The Apollo Program: The History and Legacy of America’s Most Famous Space Missions

Written by Charles River Editors


I have read several historical collections by Charles River Editors and have found them informative and useful, particularly for younger audiences. In my opinion, this one was a bit disappointing.

The book is jammed packed with information about every aspect of the Apollo Program focusing mostly on the Apollo I disaster, Apollo 11 and Apollo 13. But that strength is also its weakness. In many sections of the book, one feels as if she is reading a textbook. In an effort to present an accurate picture, the reader becomes lost in a sea of technical information.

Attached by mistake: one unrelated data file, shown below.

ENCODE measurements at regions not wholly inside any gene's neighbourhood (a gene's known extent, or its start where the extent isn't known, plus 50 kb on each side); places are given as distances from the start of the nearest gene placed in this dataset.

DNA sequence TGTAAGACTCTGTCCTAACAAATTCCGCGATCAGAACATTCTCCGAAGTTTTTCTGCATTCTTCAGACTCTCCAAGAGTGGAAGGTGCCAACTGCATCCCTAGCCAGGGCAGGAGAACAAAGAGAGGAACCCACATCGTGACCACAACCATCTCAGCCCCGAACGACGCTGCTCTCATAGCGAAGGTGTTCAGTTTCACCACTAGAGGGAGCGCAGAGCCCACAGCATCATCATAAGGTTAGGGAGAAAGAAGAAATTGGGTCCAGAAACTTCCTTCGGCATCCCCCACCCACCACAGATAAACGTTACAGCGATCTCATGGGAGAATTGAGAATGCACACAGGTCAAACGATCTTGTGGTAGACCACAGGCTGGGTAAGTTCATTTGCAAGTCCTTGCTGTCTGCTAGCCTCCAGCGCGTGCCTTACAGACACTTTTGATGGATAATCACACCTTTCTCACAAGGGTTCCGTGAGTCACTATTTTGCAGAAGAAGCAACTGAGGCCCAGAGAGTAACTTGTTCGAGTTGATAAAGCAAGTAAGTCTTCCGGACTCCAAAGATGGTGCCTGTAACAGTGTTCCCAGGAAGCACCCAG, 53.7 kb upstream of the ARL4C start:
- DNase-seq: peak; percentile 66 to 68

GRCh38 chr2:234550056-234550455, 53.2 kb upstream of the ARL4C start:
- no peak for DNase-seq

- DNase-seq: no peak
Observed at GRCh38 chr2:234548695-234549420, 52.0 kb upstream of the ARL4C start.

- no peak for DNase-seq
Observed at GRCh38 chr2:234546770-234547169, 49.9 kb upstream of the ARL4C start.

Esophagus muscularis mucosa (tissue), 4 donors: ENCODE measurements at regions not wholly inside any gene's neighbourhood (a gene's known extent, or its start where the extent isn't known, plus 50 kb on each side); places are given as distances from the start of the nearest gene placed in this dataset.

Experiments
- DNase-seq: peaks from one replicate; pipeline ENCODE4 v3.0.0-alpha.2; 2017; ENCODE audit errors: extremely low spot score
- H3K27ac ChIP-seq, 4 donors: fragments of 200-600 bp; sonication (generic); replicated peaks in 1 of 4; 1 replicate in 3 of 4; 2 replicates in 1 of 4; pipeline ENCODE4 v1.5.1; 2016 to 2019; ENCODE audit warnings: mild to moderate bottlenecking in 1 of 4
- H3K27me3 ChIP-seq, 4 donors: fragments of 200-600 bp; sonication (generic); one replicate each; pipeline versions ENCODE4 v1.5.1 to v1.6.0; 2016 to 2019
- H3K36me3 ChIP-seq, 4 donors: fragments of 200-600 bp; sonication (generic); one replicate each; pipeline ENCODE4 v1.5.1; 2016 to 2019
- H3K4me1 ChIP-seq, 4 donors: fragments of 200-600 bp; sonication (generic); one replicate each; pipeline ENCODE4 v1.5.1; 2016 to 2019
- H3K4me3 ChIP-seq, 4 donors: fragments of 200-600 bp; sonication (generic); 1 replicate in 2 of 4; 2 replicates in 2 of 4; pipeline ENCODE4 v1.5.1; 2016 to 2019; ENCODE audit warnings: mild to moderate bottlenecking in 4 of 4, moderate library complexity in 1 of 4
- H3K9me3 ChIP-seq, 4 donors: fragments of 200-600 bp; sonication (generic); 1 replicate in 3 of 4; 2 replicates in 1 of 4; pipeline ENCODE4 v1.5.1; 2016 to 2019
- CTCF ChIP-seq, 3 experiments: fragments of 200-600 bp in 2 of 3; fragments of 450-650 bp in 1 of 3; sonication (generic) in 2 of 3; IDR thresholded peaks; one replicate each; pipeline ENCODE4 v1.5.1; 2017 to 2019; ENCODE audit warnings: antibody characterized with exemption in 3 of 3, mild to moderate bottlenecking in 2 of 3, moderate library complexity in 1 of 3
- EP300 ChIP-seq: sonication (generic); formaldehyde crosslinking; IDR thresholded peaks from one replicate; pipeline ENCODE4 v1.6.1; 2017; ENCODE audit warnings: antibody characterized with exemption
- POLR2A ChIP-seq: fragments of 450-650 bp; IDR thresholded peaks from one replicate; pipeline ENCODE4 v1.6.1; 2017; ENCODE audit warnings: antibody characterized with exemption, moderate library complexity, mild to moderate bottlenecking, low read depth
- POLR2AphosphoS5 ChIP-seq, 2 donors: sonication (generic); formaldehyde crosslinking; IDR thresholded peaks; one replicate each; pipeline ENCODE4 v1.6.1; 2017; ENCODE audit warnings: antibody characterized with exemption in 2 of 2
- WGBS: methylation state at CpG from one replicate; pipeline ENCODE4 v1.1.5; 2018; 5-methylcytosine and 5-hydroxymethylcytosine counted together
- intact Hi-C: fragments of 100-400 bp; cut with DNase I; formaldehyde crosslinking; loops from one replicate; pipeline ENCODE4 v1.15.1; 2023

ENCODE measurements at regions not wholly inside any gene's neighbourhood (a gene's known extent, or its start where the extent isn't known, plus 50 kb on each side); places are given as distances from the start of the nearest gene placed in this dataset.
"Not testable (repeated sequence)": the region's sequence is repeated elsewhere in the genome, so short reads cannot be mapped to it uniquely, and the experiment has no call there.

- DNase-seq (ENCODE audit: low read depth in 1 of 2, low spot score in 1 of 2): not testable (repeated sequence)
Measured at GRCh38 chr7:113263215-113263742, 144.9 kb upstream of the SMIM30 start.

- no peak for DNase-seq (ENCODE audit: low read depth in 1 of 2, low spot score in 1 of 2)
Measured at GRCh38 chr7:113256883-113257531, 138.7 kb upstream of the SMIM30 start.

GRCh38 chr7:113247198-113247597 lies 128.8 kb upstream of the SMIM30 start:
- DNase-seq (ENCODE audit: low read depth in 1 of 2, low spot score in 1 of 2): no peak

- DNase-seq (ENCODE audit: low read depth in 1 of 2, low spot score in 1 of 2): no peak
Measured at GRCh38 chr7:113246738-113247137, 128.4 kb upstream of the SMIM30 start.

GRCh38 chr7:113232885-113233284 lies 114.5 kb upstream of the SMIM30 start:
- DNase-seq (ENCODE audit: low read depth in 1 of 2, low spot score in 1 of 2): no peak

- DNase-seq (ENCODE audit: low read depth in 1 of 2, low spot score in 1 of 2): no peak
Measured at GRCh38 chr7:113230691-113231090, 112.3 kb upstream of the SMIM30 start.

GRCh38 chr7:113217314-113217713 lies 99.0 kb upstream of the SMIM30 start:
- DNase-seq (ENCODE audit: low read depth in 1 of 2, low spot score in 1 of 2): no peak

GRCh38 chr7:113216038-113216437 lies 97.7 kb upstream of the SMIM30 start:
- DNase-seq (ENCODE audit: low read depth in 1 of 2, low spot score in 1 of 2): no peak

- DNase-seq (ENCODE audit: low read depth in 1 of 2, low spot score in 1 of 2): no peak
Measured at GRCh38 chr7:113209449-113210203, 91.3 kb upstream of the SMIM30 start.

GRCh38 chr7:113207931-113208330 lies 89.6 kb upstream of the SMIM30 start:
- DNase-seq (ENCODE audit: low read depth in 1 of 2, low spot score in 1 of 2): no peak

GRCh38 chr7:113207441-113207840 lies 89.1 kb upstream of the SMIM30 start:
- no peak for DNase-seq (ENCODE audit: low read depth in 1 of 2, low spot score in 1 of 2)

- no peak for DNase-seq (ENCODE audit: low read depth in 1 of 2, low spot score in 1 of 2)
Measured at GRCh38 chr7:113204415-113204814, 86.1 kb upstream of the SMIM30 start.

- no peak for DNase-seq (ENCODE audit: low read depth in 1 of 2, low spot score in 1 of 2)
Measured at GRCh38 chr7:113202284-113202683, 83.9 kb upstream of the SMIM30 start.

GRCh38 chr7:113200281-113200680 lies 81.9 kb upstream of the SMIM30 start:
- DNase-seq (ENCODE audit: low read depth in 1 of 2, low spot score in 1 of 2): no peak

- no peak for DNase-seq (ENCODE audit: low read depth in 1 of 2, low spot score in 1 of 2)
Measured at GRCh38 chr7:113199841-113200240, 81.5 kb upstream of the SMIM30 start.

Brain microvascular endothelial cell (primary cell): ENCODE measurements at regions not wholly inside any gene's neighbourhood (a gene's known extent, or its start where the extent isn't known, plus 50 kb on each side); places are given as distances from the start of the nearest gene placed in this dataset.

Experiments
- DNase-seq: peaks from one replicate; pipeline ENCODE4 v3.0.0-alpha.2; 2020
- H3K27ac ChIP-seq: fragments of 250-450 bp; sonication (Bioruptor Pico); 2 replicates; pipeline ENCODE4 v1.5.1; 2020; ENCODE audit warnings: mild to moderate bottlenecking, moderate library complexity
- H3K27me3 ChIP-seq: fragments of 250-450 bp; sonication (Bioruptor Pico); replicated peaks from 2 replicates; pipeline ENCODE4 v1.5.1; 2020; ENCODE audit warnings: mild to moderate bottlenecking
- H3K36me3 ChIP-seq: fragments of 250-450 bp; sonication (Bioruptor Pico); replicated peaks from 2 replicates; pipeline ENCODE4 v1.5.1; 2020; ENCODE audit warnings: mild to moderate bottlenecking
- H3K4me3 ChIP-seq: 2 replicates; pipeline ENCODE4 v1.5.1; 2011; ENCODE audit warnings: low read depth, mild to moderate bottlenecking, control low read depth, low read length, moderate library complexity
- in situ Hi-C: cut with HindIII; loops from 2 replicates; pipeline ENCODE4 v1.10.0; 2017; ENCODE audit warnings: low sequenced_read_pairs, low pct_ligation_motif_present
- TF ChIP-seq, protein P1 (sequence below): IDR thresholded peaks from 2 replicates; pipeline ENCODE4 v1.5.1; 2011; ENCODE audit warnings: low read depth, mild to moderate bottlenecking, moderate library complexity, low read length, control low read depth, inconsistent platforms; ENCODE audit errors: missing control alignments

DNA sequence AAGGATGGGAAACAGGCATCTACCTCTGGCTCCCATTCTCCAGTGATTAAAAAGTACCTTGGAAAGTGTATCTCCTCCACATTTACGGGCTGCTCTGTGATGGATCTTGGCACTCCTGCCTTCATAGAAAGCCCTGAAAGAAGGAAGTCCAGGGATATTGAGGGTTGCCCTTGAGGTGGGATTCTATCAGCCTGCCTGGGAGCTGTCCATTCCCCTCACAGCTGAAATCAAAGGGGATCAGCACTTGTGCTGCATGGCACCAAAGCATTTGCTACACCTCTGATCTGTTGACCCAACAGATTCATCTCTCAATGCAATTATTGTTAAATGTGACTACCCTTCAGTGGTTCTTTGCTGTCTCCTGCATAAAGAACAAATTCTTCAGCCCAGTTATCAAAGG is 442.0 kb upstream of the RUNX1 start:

The biographical sketches of the astronauts proved interesting as well as the tie in with the Cold War and the space race with the Soviets. The discussion of how NASA decided on spacecraft design and the team effort of government and private sectors is interesting for any reader. Most of the Charles River Editions are geared toward middle grade and young adult readers, but I think this one will turn most of that audience away. The diagrams and photos are an asset, but most readers will lose interest in the myriad of details. If the book had been written more as a story and less as a cut and paste collection of facts, it would merit a higher rating. The graphic detail of the Apollo I accident is too overwhelming for readers under age ten. Recommended especially for readers who have a definite interest in space science.

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